The American Bar Association's Standing Committee on Pro Bono and Public Service is sponsoring the first National Pro Bono Celebration from Oct. 25-31, 2009. The celebration is a coordinated nationwide effort to showcase the meaningful difference that pro bono lawyers can make to their country and its justice system, their communities and the clients they serve. The celebration's organizers also seek to use the event as a recruiting tool for new volunteer attorneys to meet the ever-growing legal needs of the country's most vulnerable citizens. In many communities, legal services programs are collaborating with state and local bar groups, courts, access to justice commissions, law schools, and others to plan events that recognize volunteer contributions to the work of their programs.
For information about the celebration, and resources to help in planning an event, visit the new National Celebration of Pro Bono website at www.celebrateprobono.org.
American Bar Association – June 11, 2009
The North Carolina Bar Association and the Philadelphia Bar Association will each receive a 2009 Harrison Tweed Award for achievement in preserving and increasing access to legal services for the poor.
The North Carolina Bar Association is being recognized for its innovative "4ALL" campaign to increase access to legal services for the poor through a four-prong approach: educate, legislate, donate and participate. The Philadelphia Bar Association is being honored for its role in creating, supporting and sustaining the Residential Mortgage Foreclosure Diversion Pilot Project, which has saved hundreds of low-income homeowners from the loss of their homes.
The award, given annually by the American Bar Association Standing Committee on Legal Aid and Indigent Defendants and the National Legal Aid and Defender Association, will be presented during the ABA Annual Meeting in Chicago on Friday, July 31, at a joint luncheon of the National Conference of Bar Presidents, National Association of Bar Executives and National Conference of Bar Foundations.
The Management Information Exchange is sponsoring two conferences for legal aid professionals in Chicago in late July. The first, MIE's National Directors Conference, will be held on July 21 and 22 and will focus on how legal aid programs can maximize their impact during difficult economic times. Workshop topics will include: creative ideas for reducing costs and increasing revenue, communicating honestly and optimistically with staff, Interest on Lawyers' Trust Accounts, and an employment law perspective on layoffs, furloughs, early retirement and COBRA.
The second conference, MIE's 2009 National Fundraising Conference, will be held on July 23 and 24 and will focus on best practices for effective communication and resource development. Participants will be able to sign up for a personal 30-minute consultation with a fundraising expert in the legal aid community. Workshop topics will include capitalizing on web-based communications and fundraising, cultivating major donors who have been affected by the recession, taking advantage of new federal funding opportunities, and developing the "dynamic duo" of executive director and development director.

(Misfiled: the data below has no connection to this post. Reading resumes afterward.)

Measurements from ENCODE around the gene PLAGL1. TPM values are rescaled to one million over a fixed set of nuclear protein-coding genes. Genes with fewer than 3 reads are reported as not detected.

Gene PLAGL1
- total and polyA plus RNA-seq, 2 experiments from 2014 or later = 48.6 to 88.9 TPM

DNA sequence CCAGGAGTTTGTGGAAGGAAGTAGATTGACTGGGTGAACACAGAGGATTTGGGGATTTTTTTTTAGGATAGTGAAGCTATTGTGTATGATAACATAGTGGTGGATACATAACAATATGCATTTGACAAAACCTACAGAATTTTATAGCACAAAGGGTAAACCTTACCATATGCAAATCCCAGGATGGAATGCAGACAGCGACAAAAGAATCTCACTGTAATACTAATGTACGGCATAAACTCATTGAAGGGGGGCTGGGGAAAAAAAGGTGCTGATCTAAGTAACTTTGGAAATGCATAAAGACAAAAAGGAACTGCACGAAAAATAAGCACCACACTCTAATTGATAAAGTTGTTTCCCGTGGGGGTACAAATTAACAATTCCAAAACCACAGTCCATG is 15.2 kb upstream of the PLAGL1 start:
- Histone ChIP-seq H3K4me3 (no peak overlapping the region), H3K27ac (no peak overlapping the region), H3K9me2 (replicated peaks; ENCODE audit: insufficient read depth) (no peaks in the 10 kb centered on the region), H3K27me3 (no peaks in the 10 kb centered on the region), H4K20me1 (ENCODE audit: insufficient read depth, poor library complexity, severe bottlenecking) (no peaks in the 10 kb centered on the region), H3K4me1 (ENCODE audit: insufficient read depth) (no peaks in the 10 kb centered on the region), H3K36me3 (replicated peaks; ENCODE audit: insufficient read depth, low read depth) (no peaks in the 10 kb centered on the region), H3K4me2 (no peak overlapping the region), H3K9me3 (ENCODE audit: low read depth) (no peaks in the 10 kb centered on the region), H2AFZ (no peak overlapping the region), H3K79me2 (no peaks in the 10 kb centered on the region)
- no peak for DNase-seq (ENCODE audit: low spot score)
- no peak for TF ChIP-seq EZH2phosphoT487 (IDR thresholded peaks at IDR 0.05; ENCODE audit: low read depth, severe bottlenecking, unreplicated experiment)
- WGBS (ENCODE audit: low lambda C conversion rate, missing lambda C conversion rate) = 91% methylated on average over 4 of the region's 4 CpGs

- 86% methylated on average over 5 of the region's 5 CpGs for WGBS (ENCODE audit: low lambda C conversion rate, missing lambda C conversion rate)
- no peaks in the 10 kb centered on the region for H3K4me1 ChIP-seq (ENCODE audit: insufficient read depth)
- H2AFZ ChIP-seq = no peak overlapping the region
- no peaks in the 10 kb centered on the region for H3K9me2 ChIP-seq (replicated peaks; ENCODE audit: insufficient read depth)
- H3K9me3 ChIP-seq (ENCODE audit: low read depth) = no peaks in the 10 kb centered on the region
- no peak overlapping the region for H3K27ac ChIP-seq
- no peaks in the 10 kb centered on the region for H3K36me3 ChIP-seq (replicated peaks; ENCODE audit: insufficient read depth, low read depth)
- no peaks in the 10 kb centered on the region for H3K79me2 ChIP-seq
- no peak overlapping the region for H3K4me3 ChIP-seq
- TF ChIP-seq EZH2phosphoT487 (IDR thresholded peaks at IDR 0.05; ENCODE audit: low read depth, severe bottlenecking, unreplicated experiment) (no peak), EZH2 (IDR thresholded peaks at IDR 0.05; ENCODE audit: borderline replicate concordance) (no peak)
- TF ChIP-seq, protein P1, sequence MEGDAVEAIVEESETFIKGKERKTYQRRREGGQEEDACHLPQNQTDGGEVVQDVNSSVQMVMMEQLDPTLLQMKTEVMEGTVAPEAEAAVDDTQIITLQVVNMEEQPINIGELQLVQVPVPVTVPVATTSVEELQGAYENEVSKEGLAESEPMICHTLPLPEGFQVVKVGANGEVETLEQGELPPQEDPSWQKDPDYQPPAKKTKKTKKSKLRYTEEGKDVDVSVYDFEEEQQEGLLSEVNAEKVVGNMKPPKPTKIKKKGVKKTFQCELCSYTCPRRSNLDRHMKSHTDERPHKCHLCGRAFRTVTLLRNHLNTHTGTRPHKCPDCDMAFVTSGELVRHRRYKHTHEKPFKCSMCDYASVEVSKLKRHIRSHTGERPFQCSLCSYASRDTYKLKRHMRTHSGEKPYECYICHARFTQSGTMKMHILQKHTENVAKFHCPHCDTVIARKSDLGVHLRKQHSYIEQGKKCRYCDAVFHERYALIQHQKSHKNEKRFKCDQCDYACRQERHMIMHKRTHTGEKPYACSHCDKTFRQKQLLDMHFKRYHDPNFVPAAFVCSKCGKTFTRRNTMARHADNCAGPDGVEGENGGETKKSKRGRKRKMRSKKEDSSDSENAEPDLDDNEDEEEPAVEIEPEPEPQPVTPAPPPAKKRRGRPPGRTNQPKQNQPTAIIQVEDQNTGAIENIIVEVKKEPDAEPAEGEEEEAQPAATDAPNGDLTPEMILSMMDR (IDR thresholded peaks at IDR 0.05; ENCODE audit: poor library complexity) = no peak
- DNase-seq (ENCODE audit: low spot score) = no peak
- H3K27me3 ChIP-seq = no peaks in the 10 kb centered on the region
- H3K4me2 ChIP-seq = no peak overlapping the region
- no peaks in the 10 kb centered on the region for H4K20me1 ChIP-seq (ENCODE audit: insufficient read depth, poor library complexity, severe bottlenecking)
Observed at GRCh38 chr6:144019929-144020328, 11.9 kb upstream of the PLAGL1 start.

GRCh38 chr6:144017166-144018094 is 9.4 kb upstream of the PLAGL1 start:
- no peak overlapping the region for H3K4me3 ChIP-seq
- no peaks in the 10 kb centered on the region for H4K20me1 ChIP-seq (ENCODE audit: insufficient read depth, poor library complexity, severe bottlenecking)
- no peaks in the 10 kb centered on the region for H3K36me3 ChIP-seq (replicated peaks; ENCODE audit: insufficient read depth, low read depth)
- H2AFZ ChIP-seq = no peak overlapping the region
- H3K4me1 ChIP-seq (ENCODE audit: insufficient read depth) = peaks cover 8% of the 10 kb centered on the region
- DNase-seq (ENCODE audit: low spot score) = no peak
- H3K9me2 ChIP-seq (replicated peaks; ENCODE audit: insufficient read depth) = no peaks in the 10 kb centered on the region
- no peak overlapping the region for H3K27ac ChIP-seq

Legal aid is about helping ordinary people with real-life problems. Client stories illustrate
the day-to-day struggles-and victories-of poor Americans seeking justice under law.
Press Release, Georgia Legal Services Program – June 11, 2009
Because of a lawsuit decided last month by Fulton County Superior Court Judge Melvin Westmoreland, now nursing home residents will be able to remain in their nursing home facilities, even if they owe past bills because of delays in the application process. Many times people who need nursing home care apply for Medicaid to help pay for the care, but they are not told about the complicated rules. By the time they are able to figure out the process and get qualified for Medicaid, months have passed and they owe past due bills to the nursing home.
Ms. Dorothy Weldon and Ms. Ina Price are nursing home residents and clients of the Georgia Legal Services Program (GLSP) who were being threatened with discharge from their nursing homes. The Georgia Medicaid agency would not allow these nursing home residents to pay their past nursing home bills with their income. As a result, they were about to be discharged.
A team of Georgia Legal Services Program attorneys represented Ms. Weldon and Ms. Price. Judge Mel Westmoreland agreed with the GLSP attorneys that federal law required that the Georgia Medicaid agency allow the women to pay their past due bills with their current income and remain in their nursing facilities. Judge Westmoreland declared the state Medicaid policy violated federal law.
Ms. Weldon's son, Joseph Weldon, contacted Georgia Legal Services for legal assistance when his mother received a notice that she was being discharged from the nursing home. "My mother needs the medical care that she receives at her facility. I don't know where she'd go if they made her leave." GLSP Gainesville attorney Patrick Cates represented Ms. Weldon in her discharge case. Says attorney Cates, "The nursing home agreed to dismiss the discharge case until after the Medicaid case was decided by the court. Otherwise, Ms. Weldon would have been at risk of losing her care."